“Jade & Clover took the neighborhood by storm,” Harris says. “People come in the gallery just looking for Giselle’s store.” Harris is dropping names where Frank left off: There’s Catherine Jacobus at Stonedeck and, of course, Lake Highlands local Whitney Barlow, who, with husband Clint, re-opened Deep Ellum’s most fabled concert venue, Trees, and later The Bomb Factory and Canton Hall. It was Clint’s idea to retain the name Trees, Whitney has said. It’s Trees. Where Kurt Cobain once punched a security guard, arguably in self-defense. Trees, from whose stage Thom Yorke’s voice once wafted into the bustling streets, captivating passersby. No other name would do. “But Whitney,” Clint told us a few years ago, “she’s the one you need to talk to.” She does so much of the work.
Of her first look at Trees Whitney recalls, “It was a disaster. Five years worth of water damage. You could see sky through the ceiling. There were roaches on the floor. I said, ‘This is awesome’. I think Clint thought I would say, ‘No way,’ but there was just a great vibe.”
The re-opening of Trees in 2011 kicked off a renaissance of Deep Ellum, according to the late Barry Annino, former Deep Ellum Association president. “Once they opened, people got excited and wanted to be around them. They are pioneering the comeback of Deep Ellum.”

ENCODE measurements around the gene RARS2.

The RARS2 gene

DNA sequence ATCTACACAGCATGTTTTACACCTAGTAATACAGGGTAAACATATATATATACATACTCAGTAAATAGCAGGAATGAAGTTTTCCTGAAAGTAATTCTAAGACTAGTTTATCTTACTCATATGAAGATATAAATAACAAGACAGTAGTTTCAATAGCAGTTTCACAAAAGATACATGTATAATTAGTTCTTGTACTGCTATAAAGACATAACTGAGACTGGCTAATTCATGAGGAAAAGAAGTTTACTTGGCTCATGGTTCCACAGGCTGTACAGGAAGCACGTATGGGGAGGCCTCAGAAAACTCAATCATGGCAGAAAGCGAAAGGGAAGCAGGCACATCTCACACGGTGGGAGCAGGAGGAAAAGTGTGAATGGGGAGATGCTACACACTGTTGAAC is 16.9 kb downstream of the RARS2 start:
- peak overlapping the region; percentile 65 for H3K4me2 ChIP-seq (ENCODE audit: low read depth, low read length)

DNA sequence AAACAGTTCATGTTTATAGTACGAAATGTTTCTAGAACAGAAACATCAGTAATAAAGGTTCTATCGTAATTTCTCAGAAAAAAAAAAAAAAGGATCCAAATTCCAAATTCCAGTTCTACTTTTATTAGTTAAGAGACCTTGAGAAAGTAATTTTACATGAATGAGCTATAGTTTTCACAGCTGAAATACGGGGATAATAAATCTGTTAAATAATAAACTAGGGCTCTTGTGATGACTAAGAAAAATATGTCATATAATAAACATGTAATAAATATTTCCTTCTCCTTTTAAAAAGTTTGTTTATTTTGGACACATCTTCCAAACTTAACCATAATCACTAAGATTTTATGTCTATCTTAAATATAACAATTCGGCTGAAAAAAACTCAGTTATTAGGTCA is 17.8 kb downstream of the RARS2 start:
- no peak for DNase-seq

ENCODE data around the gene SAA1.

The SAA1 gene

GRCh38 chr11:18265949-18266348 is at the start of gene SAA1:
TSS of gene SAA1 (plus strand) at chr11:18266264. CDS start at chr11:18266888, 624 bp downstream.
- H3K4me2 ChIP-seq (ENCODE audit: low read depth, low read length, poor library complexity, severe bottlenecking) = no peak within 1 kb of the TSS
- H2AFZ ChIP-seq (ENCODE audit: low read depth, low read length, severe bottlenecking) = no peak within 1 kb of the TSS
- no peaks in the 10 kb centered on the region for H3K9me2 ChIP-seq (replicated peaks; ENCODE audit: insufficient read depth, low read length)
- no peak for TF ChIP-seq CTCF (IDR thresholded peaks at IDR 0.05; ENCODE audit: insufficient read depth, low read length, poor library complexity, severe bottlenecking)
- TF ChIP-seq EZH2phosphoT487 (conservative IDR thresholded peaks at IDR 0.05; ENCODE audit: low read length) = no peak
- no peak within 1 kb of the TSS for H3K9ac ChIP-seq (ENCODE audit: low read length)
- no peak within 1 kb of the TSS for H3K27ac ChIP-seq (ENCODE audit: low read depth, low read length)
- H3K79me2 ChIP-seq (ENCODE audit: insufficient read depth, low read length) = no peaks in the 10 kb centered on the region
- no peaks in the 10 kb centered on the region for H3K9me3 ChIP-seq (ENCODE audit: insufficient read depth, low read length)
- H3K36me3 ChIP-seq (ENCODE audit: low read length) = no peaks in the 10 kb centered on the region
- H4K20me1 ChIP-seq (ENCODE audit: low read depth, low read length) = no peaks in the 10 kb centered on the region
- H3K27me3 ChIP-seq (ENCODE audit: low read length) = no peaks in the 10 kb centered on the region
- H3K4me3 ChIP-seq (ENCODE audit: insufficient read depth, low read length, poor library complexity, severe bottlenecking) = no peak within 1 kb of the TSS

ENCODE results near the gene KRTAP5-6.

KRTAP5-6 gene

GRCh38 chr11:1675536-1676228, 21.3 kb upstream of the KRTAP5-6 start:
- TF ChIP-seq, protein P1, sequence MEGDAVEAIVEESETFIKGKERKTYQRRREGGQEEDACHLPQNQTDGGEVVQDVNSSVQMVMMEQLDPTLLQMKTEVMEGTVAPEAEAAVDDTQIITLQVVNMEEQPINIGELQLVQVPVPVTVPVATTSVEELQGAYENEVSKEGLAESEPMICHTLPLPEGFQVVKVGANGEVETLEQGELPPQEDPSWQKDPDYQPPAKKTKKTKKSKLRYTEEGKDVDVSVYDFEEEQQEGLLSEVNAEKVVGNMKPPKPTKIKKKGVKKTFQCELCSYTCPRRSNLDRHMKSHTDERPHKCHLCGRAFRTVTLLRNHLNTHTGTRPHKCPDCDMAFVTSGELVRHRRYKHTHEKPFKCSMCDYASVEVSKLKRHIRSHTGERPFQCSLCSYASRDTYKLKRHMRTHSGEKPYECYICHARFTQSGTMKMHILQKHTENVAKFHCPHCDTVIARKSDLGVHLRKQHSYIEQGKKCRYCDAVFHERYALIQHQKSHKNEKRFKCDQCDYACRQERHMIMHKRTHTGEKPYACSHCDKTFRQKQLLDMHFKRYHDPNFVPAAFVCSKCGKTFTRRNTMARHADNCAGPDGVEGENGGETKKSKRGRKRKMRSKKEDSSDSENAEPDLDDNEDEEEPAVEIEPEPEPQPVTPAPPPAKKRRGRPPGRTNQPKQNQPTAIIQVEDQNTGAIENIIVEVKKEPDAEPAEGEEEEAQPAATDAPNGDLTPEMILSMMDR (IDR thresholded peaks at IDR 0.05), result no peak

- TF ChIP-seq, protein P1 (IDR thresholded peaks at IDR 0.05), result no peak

Whitney doesn’t see it that way, because so many are working to nurture the venue and the neighborhood. “We couldn’t be successful if we acted like we knew it all, like we could do it all ourselves,” she says. “We need people around us and are not afraid to ask for help.” The Bomb Factory re-opening was even bigger, literally. The 50,000 square feet of space accommodates more than 4,000.
Like Tigger’s, the Barlows’ concert halls have preserved the ambiance of the past, but all have matured, like a starlet with a top-notch plastic surgeon.
Amanda Austin, who, against the odds, made a ginormous success of the Comedy House on Main, fought off developers (by battle’s end, backed by an army of advocates) to keep her space from becoming a barbecue joint.
When discussing the economic revival of Deep Ellum, it would be remiss to omit the contributions of real estate developer Scott Rohrman, who bought up most of the neighborhood when it was near empty. He left it that way as he searched for the right balance of tenants.
“I didn’t like him at first,” Sharon Flatte says. But in the end, he became another business mentor to me. One thing he wanted was to take down all the neighborhood’s neon signage, but he finally relented on the Tigger’s sign. It’s been synonymous with Deep Ellum since the 80s.
It was one thing on which the thigh-high-booted artist/entrepreneur wouldn’t budge.